Making Robots Easy-To-Use
Robots will undoubtedly pose range of opportunities — and challenges — in coming years.
But a primary concern is how robots designed by scientists will be used by a layperson.
Conventional methods require roboticists to adjust a system of virtual rings and arrows, across two computer screens, to tell robots exactly what to do.
Although the system is effective for experts, engineers from the Georgia Institute of Technology warned that it is complex — and could lead to errors if left in the hands of people who aren't familiar with it.
They responded with a simple interface that allows a user to select an item with a mouse. An algorithm then analyzes the object and suggests a few options for the robot to grasp it.
Once a grip is selected, the robot takes care of everything else, reducing mistakes and making the process much faster.
Georgia Tech scientists presented the system at a conference last month and released it as open-source software.
They said that it could be used for in-home assistance, search-and-rescue operations and space exploration.
But it could also help in manufacturing, where companies worry about whether they'll have the skilled workers to fill increasingly high-tech job requirements.
WHAT DO YOU THINK?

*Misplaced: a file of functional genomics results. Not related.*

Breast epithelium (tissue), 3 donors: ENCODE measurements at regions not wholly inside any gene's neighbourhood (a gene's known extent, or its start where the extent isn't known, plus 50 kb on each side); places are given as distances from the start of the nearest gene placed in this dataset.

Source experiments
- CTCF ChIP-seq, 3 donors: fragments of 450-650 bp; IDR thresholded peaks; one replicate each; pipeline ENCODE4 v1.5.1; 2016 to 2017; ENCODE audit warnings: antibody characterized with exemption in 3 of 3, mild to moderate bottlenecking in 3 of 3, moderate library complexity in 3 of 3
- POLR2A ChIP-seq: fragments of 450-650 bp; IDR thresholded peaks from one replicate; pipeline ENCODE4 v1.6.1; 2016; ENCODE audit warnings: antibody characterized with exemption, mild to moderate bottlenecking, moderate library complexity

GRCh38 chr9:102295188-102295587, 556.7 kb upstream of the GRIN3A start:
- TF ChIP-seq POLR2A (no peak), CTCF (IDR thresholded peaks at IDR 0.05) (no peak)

Could a simpler interface make robots easier to use — and more prevalent in factories?
Tell us your thoughts in the comments below.
AeroMobil’s Flying Car Revealed
In last week’s episode, we covered how AeroMobil was finally ready to reveal the world’s first commercially available car in Monaco. Well, this week is all about what happened in Monaco and what AeroMobil delivered after years of ramping up customer expectations.
So, here’s what we now know: the flying car’s body is made from high-strength, lightweight carbon fiber. Behind the passenger cell is a 300 hp turbocharged 2.0 L four-cylinder engine that drives a variable pitch pusher-propeller in flight. When on the ground, that same engine acts as a generator that powers a pair of electric motors on the hybrid automobile.
Yep, it’s a hybrid and the best part is that you don’t have to charge it. The AeroMobil team says hybridization solved the problem of having to build an engine that meets emissions restrictions for both aircraft and automobiles.
Also, yes the flying car is actually both a fully functional 4-wheel automobile and an aircraft. AeroMobil says that it takes less than three minutes for the car to transform in flight and that the range is about 450 miles as a road car and when cruising at altitude.
OK, so the price. Right now, if you want a flying car it will cost you between $1.3 and $1.6 million. If that’s within your price range, AeroMobil is currently taking pre-orders and says the flying car will be delivered to customers by 2020.
SO, WHAT DO YOU THINK?
Did AeroMobil’s flying car live up to years of hype?
Tweet me your thoughts @MnetNews or in the comments section below.